It takes several days to make your own sourdough starter--but the small investment in time up front is worth it for the delicious homemade bread you can produce regularly. It's said to be good luck to name your starter, which if well cared for, can survive happily for years.
To make ahead: An established starter, fed weekly, will keep in the refrigerator indefinitely.
Equipment: Kitchen scale, 1.5-quart crock or jar
Tips: Sourdough starters develop more quickly in warmer environments (say, an 85 degrees F summer day) and more slowly in colder ones (a drafty 65 degrees F kitchen come wintertime). The starter may take more or less time depending on your surroundings, so watch for the cues and use the timing given in the recipe as overall guidelines.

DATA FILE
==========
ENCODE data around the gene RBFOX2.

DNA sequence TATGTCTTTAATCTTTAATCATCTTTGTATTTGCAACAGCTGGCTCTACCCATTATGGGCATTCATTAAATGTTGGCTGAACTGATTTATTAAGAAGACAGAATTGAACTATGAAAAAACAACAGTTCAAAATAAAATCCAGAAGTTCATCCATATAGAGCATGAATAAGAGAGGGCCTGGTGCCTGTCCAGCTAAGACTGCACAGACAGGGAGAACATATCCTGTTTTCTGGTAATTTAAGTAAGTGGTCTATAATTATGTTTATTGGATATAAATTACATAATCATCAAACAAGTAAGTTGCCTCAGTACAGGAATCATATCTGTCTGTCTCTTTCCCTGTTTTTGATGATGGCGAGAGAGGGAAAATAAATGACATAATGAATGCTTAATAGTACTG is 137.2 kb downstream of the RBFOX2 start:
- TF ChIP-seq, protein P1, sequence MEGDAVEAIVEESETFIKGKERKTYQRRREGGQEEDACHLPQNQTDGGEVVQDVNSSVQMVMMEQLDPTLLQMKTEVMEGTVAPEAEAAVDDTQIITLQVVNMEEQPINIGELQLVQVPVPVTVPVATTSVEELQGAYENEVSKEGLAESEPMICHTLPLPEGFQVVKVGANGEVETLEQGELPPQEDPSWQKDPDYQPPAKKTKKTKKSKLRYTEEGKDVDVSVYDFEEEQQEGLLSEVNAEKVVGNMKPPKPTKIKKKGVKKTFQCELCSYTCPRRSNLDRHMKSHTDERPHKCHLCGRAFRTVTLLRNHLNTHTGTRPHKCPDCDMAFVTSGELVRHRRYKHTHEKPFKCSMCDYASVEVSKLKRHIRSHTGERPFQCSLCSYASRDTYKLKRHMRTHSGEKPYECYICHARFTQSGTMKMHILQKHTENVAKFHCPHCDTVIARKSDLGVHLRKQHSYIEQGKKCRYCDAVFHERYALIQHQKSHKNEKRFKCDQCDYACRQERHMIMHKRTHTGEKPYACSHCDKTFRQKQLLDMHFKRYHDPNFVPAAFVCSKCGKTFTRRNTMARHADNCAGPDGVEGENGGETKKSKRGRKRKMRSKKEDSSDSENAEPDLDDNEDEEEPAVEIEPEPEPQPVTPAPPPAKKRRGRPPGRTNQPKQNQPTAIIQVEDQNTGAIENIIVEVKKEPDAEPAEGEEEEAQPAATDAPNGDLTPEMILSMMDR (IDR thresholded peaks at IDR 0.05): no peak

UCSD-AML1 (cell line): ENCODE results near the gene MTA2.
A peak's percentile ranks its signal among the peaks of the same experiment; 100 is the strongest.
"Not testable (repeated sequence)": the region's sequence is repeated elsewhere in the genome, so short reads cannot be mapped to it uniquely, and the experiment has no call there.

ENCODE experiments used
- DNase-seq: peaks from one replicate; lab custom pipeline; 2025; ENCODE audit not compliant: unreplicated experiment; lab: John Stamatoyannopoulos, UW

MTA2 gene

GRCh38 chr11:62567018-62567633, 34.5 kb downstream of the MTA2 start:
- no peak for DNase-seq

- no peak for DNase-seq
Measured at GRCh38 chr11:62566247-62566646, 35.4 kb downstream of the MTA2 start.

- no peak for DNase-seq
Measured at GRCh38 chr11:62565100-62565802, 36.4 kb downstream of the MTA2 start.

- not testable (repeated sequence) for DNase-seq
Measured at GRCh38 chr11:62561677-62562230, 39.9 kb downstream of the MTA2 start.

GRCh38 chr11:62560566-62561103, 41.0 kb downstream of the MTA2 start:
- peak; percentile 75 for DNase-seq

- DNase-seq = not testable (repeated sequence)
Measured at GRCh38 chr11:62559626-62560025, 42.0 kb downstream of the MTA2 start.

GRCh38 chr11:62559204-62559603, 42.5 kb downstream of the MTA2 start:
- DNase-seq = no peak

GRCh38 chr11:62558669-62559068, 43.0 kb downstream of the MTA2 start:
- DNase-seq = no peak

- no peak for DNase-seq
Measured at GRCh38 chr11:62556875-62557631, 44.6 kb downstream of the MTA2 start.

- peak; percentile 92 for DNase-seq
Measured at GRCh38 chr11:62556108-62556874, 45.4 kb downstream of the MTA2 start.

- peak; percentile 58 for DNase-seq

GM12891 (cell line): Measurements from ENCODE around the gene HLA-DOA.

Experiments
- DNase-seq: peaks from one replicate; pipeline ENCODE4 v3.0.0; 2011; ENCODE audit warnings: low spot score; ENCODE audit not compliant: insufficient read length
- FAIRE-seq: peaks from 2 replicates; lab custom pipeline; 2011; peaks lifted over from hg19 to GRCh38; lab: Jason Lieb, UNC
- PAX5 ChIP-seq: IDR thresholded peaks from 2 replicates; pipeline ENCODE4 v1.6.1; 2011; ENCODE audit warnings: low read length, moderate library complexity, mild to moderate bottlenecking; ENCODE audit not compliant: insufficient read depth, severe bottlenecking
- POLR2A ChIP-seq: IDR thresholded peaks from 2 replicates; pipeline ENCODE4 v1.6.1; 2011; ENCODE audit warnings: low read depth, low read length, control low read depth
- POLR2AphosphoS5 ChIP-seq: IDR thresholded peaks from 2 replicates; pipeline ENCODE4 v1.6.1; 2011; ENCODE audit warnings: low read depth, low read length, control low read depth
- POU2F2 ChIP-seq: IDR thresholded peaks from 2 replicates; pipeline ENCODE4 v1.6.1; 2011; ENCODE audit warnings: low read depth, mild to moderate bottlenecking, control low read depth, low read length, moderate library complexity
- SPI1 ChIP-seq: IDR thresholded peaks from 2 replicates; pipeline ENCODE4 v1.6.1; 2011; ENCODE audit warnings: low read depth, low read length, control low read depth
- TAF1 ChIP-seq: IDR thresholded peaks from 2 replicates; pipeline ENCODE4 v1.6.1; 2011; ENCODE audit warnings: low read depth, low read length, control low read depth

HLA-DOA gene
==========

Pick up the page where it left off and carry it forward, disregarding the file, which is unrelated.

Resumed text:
If you see an 1/8-inch to 1/4-inch layer of what looks (and smells) like vinegar on top of your starter, it means your sourdough is underfed; feed it twice that day, at the usual 12-hour intervals, to bring it back to form. If the sourdough fully separates (i.e., a 1-inch layer of vinegar is floating on top of a thin, dormant starter), discard and start again.
The sourdough should remain fragrant and slightly bubbly in the fridge. Feed once each time before using to get the starter nice and active.